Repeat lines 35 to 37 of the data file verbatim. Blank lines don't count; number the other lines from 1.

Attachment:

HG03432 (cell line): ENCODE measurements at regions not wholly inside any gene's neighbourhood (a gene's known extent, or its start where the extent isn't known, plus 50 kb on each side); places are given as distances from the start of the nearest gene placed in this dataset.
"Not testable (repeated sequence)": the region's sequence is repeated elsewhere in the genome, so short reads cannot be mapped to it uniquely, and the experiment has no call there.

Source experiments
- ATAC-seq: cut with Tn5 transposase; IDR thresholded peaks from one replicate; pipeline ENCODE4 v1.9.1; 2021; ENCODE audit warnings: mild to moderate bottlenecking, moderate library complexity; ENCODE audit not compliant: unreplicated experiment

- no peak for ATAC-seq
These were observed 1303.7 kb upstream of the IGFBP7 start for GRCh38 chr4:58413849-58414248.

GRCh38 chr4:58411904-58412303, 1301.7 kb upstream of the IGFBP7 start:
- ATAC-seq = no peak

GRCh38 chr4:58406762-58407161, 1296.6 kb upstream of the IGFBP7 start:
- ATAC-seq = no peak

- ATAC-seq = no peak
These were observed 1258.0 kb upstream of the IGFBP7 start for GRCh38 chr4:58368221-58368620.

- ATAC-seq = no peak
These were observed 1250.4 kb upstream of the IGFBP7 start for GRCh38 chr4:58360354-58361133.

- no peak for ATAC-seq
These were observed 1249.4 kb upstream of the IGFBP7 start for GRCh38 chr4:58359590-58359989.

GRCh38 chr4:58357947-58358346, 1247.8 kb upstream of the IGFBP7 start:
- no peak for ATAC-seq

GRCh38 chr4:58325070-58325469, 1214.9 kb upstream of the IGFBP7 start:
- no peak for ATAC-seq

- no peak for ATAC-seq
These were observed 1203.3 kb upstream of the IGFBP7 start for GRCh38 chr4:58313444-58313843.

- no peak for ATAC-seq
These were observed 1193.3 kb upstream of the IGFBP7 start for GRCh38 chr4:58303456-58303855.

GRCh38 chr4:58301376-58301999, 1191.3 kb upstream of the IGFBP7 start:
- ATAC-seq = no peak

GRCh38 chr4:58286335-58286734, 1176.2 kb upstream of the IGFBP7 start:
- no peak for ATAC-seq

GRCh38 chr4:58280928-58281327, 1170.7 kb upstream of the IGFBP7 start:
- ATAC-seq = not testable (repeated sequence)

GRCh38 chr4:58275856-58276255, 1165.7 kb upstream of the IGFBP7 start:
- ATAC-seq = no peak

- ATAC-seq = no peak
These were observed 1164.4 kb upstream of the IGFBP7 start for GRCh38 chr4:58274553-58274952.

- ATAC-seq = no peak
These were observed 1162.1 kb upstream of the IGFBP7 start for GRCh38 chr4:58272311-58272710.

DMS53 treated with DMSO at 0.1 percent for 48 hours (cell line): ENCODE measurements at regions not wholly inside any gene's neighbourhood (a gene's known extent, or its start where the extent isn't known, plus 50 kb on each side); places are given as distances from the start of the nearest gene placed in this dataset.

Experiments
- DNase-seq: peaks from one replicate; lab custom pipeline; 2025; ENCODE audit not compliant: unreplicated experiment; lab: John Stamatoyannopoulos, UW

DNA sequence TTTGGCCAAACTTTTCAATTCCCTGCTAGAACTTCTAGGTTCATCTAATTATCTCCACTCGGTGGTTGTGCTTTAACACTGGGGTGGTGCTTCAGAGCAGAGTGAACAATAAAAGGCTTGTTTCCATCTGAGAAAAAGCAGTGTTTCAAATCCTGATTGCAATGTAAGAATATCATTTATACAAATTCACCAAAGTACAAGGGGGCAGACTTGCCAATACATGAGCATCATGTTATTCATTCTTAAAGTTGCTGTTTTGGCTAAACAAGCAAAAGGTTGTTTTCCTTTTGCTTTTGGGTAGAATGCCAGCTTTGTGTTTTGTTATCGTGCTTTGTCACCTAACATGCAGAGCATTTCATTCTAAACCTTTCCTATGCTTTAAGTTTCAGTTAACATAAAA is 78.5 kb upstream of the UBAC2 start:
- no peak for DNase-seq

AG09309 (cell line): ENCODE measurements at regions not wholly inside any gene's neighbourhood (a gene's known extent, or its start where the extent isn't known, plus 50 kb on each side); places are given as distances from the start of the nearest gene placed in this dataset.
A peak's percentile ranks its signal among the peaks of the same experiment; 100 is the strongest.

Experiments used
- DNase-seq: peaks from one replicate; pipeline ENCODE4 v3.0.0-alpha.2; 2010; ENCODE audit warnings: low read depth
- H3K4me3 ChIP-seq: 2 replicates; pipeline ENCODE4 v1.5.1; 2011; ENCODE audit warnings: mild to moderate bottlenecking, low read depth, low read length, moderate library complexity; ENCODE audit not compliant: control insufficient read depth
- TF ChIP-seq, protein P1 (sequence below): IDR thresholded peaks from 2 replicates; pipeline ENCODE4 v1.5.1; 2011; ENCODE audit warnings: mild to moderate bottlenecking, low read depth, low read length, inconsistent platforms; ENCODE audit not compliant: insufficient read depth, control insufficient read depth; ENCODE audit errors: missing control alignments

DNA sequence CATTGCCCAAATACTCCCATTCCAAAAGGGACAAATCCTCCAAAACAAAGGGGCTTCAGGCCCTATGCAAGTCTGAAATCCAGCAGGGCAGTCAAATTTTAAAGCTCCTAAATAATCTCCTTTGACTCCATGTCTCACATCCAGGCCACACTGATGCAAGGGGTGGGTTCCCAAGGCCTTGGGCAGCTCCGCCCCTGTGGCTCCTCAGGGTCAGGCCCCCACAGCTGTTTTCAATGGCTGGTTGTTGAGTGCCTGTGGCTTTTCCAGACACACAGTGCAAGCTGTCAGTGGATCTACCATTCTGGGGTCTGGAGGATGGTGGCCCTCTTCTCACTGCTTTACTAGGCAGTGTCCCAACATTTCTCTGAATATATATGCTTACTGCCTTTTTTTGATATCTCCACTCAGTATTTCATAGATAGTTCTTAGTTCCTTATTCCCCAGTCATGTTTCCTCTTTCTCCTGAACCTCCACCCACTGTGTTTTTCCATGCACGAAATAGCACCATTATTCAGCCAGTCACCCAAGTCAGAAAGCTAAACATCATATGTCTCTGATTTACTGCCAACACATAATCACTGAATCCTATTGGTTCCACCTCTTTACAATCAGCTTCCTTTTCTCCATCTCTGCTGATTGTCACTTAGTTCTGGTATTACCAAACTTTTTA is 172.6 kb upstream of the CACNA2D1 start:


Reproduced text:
- ATAC-seq = no peak
These were observed 1162.1 kb upstream of the IGFBP7 start for GRCh38 chr4:58272311-58272710.

DMS53 treated with DMSO at 0.1 percent for 48 hours (cell line): ENCODE measurements at regions not wholly inside any gene's neighbourhood (a gene's known extent, or its start where the extent isn't known, plus 50 kb on each side); places are given as distances from the start of the nearest gene placed in this dataset.